Tuesday, October 26, 2010

Forbidden Island review

Looking after the Bratii on Sunday I tried out a new game I'd bought "Forbidden Island" 2-4 players ages 10 up. It comes in a nice tin box about half the size of a 'standard' board game and takes up about a half-metre square to set-up so it doesn't need a lot of space.

The premise is that treasure seekers land on this island and need to find the four treasures and escape before the island sinks. So it's a co-operative rather than competitive game which is a damn good reason for trying to get the Bratii to play it.

The island is made up of 24 thick cardboard pieces about five centimetres square with some decent artwork on both sides to indicate if its flooded or not. These are laid out a four-by-four square with an extra two along each side.

Players pick one of six characters, take the matching coloured piece, and locate the island square with that player marked on it and place it there. Each player then gets two treasure cards (which I'll deal with in a moment) and six flood cards are drawn. There is one matching flood card for every island square, draw it and the square is flipped to mark that it is flooded. Finally the separate water level card is positioned to whichever level of difficulty you want to play at, easiest being the lowest level.

Play moves in turns between each player and they can perform up to three actions per turn. They can move one square up, down, left or right for one action; they can shore up any flooded island square they can reach for one action, they can exchange one treasure card with anyone sharing that square for one action; of if they have enough treasure cards (four) and are on the square that allows them to do so they can claim that treasure for one action.

In addition each character has a special ability. The Helicopter pilot can move to any square for one action once per turn; the Explorer can move and shore up diagonal squares as well; the Engineer can shore up two cards for one action; the Navigator can move any other piece by two squares for one action; the Messenger can exchange one card for one action with any other player regardless of position, and the Diver can travel through missing squares.

Once a player takes all of their actions they draw two treasure cards. There are five cards for each treasure, there are also Helicopter Lift cards and Sandbag cards that allow a player to move to or shore up a square at any time for no cost (that includes during someone else's turn). Sadly there are also "Waters Rise" cards.

"Waters Rise" are nasty cards that raise the water level one tick on the indicator, you take the drawn flood cards, shuffle them and place them back on top of the undrawn ones. Why is this nasty? Well if you draw a flood card for a square that's already flooded both the card and the square are removed from play.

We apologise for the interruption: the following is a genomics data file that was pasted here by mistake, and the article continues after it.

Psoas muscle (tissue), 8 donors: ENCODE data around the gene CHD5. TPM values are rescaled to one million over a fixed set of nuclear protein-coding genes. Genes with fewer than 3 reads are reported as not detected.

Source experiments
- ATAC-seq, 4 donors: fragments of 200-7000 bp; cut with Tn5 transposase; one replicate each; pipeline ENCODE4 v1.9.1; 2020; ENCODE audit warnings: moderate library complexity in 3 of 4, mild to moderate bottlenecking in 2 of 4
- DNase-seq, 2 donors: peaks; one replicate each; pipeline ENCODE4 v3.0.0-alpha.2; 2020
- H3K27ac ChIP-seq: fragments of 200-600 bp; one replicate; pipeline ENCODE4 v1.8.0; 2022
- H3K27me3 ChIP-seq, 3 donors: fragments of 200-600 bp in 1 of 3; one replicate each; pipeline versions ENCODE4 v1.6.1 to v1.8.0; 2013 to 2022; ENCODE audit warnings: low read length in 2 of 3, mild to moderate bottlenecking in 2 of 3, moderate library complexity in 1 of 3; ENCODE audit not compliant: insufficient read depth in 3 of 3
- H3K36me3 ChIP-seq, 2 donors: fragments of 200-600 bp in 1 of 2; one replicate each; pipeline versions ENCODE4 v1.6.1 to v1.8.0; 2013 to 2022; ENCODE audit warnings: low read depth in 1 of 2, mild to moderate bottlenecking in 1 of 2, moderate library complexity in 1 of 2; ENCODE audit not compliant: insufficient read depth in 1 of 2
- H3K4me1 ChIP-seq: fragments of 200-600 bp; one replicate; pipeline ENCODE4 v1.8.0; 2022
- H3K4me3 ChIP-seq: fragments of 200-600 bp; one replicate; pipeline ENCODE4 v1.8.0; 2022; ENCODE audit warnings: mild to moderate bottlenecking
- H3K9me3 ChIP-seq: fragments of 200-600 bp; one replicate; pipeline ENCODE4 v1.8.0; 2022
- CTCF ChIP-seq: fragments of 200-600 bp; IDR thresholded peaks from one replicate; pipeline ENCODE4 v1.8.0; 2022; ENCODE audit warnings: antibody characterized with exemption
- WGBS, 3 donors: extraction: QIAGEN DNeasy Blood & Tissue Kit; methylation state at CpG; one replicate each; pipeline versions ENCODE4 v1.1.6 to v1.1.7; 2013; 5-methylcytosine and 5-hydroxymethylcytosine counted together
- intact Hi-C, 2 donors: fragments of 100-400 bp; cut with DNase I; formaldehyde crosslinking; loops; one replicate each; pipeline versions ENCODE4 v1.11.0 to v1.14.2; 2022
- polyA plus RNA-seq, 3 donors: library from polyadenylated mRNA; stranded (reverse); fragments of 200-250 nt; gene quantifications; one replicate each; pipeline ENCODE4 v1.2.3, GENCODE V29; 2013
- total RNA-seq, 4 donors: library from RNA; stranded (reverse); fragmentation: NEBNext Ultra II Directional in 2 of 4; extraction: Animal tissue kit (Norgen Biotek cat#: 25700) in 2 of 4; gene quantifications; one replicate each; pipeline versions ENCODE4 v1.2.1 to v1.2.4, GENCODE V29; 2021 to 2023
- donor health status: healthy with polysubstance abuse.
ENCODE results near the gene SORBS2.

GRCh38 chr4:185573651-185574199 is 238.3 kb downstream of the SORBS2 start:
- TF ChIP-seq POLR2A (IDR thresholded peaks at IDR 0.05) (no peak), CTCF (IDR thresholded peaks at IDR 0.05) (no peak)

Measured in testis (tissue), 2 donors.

This shows up it's nastiness at the next part as you then draw a number of flood cards as shown on the water level indicator. With a "Waters Rise" card you can guarantee this is going to be one that's already been drawn and may not have been reached in time to have been shored up.

If you manage to 'rescue' all the treasurers all the players then have to get back to the helicopter pad (called "Fools Landing") and one player has to use a Helicopter Lift card for everyone to escape. That's the only way to win. There are, however,  multiple ways to lose:

1: The water level indicator reaches the skull and crossbones.
2: A player is on a square when it sinks and is unable to reach an adjacent square.
3. Each treasure has two squares associated with it where it can be claimed, loose both squares before claiming that treasure and you lose.
4. "Fools landing" sinks.

Playing the game was fun. We started off at the easiest level, and played with the Helicopter Pilot, the Diver, and the Explorer. The rules are simple, but as it was co-operative a lot of discussion went on before each player's turn as to what they should do. Some points arose as a result of play.

Firstly keeping track of the number of treasure cards in a hand, you can hold a maximum of five. With the players dotted about the island this meant a lot of discards.

Secondly that only the player whose turn it is can exchange a card with another player. That is player 1 moves to player 2's square and gives them two treasure cards that brings their total of matching cards to four. However in this instance player 1 now has no cards and player 2 has 6 meaning they have to discard one and can't give it to player 1. That was frustrating.

Thirdly the need for a Helicopter Lift card to escape the island despite one of the characters being a helicopter pilot.

Anyhow we managed to win the first game, then as their parents returned played it with along with Bratus Pater with different characters Pilot, Diver, Messenger and Navigator. This time we had the misfortune to run through the Treasure deck which meant shuffling the discards which included all those nasty Waters Rise that had already been played. Bratus Major drew two in succession which pushed the level to Skull and Crossbones. Glug!

So although there is some luck involved the co-operative part really worked well with both Bratii suggesting things and even automatically performing certain set tactics such as always shoring up any squares they could even at the cost of movement or claiming treasure (you never know when a Waters Rise card will appear). They both pointed out squares they couldn't reach on their turn that required urgent shoring ( Fools Landing or the only Treasure square left) as a task for the next player There was surprisingly little argument, with any flaws in planned actions being quickly agreed and changed.

This was the 2010 Mensa Select Games Winner and I can see why. It even made Bratus Minor stop asking to play Munchkin Quest.